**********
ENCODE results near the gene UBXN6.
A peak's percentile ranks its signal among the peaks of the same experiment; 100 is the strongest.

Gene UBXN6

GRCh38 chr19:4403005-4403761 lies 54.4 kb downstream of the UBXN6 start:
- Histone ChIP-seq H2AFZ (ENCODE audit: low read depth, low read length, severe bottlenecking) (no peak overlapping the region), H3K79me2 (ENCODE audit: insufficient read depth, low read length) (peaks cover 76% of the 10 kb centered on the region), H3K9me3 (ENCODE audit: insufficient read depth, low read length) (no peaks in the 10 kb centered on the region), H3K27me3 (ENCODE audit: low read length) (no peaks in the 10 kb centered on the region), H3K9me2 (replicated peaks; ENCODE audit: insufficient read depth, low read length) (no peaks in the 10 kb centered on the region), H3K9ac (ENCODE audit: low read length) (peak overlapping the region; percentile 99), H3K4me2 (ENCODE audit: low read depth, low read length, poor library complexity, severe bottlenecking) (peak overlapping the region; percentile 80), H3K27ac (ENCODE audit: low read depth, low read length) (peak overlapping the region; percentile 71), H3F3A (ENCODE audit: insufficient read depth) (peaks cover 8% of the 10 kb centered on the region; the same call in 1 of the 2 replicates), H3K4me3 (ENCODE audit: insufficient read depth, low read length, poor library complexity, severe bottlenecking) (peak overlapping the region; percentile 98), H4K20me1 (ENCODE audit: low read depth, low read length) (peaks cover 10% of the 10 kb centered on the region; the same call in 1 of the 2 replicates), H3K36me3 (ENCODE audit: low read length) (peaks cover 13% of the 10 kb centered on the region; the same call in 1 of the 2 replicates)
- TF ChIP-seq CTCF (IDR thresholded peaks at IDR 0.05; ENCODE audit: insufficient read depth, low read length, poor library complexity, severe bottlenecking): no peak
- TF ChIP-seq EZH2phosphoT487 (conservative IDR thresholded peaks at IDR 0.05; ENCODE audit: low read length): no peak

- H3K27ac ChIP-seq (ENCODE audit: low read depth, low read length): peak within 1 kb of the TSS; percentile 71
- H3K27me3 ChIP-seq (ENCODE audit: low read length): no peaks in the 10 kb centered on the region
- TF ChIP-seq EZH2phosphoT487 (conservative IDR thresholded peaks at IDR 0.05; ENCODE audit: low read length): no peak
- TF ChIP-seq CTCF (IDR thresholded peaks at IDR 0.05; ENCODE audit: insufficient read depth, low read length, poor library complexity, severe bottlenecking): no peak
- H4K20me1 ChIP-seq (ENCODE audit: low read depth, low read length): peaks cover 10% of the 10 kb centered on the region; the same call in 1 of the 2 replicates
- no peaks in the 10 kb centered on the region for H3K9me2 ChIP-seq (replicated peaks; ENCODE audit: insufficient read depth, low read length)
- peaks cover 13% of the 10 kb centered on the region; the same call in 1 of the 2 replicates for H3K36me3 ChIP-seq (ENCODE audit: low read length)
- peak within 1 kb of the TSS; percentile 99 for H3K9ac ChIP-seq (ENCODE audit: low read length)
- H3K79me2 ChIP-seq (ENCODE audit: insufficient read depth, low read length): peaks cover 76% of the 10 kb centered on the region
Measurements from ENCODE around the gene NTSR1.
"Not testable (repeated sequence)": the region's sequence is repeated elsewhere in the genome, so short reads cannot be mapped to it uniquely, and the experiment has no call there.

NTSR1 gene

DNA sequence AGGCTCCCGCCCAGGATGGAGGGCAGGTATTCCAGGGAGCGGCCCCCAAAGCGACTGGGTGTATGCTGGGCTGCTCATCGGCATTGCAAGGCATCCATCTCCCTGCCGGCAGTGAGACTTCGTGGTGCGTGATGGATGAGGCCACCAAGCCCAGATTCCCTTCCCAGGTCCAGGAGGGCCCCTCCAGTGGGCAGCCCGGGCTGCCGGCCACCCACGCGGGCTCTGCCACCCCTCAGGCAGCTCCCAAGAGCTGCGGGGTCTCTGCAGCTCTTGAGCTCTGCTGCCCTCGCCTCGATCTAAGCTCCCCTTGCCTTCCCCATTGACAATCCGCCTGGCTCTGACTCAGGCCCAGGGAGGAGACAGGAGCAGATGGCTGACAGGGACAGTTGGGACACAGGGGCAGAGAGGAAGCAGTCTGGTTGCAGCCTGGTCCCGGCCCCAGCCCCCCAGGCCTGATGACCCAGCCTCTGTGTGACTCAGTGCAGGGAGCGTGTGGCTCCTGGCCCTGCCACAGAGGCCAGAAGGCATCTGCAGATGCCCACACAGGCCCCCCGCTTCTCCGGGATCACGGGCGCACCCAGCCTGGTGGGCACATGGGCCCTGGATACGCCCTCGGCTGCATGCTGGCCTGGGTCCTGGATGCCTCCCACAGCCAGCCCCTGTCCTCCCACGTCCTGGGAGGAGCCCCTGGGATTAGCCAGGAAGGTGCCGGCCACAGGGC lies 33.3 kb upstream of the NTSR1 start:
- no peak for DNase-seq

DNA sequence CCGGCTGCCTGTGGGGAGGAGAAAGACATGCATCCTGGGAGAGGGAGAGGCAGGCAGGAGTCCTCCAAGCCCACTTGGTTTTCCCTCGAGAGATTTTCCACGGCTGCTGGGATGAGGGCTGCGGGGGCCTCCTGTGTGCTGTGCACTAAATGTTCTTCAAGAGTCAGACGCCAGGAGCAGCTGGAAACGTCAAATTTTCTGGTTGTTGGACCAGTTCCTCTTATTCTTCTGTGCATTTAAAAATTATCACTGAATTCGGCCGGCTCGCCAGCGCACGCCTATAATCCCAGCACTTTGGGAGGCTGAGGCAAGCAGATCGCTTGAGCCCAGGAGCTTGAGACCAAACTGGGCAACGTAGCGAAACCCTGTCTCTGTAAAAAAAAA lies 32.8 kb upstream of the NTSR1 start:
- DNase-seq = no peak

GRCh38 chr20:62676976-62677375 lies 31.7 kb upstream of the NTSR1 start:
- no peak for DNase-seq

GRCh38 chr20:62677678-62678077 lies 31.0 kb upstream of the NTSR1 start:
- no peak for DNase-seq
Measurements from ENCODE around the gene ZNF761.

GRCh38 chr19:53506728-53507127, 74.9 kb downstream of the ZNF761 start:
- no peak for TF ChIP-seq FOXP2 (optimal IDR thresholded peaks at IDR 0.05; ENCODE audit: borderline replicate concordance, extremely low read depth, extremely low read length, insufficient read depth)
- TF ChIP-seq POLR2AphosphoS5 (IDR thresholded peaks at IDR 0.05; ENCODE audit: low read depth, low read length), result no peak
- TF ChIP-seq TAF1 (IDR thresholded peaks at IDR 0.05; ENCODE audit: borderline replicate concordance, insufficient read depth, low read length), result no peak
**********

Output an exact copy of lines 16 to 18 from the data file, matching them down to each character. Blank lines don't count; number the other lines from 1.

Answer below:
- H3K79me2 ChIP-seq (ENCODE audit: insufficient read depth, low read length): peaks cover 76% of the 10 kb centered on the region
Measurements from ENCODE around the gene NTSR1.
"Not testable (repeated sequence)": the region's sequence is repeated elsewhere in the genome, so short reads cannot be mapped to it uniquely, and the experiment has no call there.